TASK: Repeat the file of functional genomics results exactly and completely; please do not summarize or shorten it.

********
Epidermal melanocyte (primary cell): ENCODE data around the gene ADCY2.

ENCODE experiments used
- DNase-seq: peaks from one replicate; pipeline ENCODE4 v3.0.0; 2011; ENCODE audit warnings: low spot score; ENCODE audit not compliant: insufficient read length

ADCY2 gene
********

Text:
Epidermal melanocyte (primary cell): ENCODE data around the gene ADCY2.

ENCODE experiments used
- DNase-seq: peaks from one replicate; pipeline ENCODE4 v3.0.0; 2011; ENCODE audit warnings: low spot score; ENCODE audit not compliant: insufficient read length

ADCY2 gene